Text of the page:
Palo Alto High School’s Innovative Schedule Committee members hope to propose a new bell schedule next month after selecting a preliminary design for a schedule that will maintain odd and even days while eliminating the C-day format.
Principal Kim Diorio announced the new schedule structure via a Schoology message on Tuesday last week.
“During our full-day retreat, the committee considered and narrowed down ten proposed schedule designs to select one schedule design that we will use to make a final recommendation moving forward,” Diorio stated in her email.
According to junior David Foster, a coordinator for the community outreach subcommittee of the ISC, the message referred to the committee’s recommendation for a schedule type rather than a finalized schedule.
“In the Schoology post today [Wednesday], there was a little confusion about Flex and Advisory,” Foster said. “Ms. Diorio made the point that it was a schedule type but I think some people didn’t exactly know what is a schedule type. Basically, it’s not the schedule. It’s just the framework for what might be the final schedule.”
Both Foster and Diorio stressed that the final schedule remains unknown, and several aspects, including Flex and Advisory, are still in development.
“According to some of the research we did, it’s actually not great for you to have Tutorial or Flex at the end or beginning of the day, so we put it in the middle of the day in all the schedule types,” Foster said. “That was what our schedule design subcommittee did, but that was just a place to put it.”
Foster said the schedule is expected to be finalized on Feb. 20 with the school board, as the committee requires a consensus to move forward. Foster predicts that the meeting will go smoothly.
“They [school board members] know that we’ve been working for a very long time on this and putting a lot of time and energy in,” Foster said. “And with the schedule proposal that might come to be out of this, there isn’t anything really radical at all.”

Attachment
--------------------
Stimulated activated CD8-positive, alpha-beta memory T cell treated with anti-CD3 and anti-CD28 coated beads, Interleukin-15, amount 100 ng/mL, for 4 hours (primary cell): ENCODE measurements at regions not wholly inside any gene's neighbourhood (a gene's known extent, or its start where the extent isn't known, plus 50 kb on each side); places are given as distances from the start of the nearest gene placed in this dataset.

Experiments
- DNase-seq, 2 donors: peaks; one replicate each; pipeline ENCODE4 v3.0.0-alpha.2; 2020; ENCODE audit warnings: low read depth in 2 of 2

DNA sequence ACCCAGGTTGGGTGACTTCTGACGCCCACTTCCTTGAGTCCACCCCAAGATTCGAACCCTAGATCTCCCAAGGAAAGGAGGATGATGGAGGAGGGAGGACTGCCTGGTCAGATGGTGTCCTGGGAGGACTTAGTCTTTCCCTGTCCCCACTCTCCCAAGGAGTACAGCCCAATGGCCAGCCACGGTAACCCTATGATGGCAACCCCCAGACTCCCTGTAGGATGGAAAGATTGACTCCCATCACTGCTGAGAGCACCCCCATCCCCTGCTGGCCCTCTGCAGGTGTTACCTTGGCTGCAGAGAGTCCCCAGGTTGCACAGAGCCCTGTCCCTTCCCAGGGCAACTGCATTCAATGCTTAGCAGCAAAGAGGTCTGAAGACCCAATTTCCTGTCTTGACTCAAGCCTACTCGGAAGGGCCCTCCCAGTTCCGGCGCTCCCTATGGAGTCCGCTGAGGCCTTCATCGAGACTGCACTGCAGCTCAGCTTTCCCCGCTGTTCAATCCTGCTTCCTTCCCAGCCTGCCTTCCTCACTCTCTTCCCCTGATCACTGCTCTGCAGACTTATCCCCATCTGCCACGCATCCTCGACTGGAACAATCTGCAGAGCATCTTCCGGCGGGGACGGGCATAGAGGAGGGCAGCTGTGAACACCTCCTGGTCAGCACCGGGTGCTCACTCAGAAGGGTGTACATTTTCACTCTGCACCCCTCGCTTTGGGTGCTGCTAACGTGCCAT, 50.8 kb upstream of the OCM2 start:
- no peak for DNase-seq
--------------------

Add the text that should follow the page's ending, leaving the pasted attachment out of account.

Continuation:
According to Foster, the new schedule will likely be implemented in the upcoming 2018-2019 school year.
“Back when we had the eleven schedule types, there were some a little more radical schedule types that would have been harder to implement, and those probably would have been implemented in the 2019-2020 school year,” Foster said. “But if it ends up being this schedule type, it’ll be implemented next year.”
Foster said the revised schedule will aim to take student preferences into account by incorporating uniform start and end times as well as continuing the Flex program.
“When we talked to students, there was a lot about consistency of end times and start times,” Foster said. “Students actually really value Flex. I know there have been a lot of changes to Tutorial and all that, but people really find value in it.”
Foster added that many parents have expressed support for the implementation of a later school start time in the new schedule.
“There’s lots of different ways students could have a late start … but of course that affects end time and you really have to look at both sides of the equation,” Foster said. “That’s still being decided.”
Despite the committee’s efforts to take student opinions into account, some students have reservations about the new schedule.
“I think that the proposed schedule … causes students with even days to have the unfair advantage of either an entire weekend or an entire weekend and a day to study for an exam,” junior Ria Vora said. “Let’s say for Analysis [Honors] we had seven days of learning a unit and our test was on the eighth day, and let’s say Analysis had a seventh period and a sixth period. The seventh period class would take the test, and then the sixth period class would get an entire extra weekend to study.”
The ISC considered eleven possible schedule types before choosing Schedule Type Three, using a supermajority vote to eliminate schedules that didn’t align with student, staff and parent interests.
“We actually started the retreat by looking at the results of the student forums, if you guys remember those, and we had some staff meetings and then parent focus groups,” Foster said. “Then, we looked at the goals for the committee and what schedules would be best and we slowly cut them down.”
In her message, Diorio urged students with questions, comments or concerns to contact the committee at [email protected]